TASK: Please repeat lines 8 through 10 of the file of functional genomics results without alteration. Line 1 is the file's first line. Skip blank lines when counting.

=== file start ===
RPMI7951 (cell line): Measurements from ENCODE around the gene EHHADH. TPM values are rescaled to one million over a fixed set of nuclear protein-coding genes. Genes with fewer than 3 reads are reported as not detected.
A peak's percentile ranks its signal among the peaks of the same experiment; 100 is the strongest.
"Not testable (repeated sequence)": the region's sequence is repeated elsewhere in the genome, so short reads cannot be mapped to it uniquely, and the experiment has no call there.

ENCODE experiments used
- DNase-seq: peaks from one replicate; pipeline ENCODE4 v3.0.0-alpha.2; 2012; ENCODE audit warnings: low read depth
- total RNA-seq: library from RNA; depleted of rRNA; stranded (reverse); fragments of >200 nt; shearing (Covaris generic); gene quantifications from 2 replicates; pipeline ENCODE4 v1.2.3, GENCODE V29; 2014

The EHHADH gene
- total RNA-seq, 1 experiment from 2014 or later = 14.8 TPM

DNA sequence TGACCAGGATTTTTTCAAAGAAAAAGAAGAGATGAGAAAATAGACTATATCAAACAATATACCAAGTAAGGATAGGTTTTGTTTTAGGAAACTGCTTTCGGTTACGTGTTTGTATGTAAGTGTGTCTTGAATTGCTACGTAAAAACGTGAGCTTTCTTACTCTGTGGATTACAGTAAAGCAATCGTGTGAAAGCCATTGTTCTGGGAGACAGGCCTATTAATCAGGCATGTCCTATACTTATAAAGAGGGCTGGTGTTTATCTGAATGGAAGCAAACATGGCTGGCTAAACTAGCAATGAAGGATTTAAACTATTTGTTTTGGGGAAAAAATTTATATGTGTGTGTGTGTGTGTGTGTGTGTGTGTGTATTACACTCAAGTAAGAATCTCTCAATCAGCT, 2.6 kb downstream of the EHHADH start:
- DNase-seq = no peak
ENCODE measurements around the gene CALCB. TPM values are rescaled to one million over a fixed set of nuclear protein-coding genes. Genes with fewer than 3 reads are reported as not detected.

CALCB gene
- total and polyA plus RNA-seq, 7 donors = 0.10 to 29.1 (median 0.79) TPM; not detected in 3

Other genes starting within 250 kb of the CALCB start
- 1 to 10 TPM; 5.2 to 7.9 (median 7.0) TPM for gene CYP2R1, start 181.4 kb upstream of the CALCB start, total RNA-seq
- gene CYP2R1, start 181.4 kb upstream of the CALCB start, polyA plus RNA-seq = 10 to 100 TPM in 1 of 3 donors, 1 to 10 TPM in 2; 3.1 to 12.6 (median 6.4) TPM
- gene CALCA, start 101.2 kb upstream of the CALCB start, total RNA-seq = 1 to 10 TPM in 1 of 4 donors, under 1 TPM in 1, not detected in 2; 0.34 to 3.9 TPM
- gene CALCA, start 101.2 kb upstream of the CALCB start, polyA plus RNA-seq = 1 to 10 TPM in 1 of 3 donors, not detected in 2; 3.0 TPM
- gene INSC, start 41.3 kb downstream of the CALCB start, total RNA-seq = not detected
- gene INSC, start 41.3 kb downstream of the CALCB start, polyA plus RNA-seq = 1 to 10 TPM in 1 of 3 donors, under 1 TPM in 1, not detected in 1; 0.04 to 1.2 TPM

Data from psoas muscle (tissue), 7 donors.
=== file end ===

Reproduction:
- total RNA-seq, 1 experiment from 2014 or later = 14.8 TPM

DNA sequence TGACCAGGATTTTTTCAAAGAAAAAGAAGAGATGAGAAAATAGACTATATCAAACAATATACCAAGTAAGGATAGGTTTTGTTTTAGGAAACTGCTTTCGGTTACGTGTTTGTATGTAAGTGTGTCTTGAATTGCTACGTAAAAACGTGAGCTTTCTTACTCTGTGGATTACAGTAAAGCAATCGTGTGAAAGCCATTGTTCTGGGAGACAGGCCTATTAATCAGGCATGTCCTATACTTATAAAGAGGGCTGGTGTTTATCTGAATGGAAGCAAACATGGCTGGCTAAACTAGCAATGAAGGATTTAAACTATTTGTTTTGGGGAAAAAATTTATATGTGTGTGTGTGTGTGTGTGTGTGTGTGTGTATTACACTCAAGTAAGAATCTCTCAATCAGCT, 2.6 kb downstream of the EHHADH start:
- DNase-seq = no peak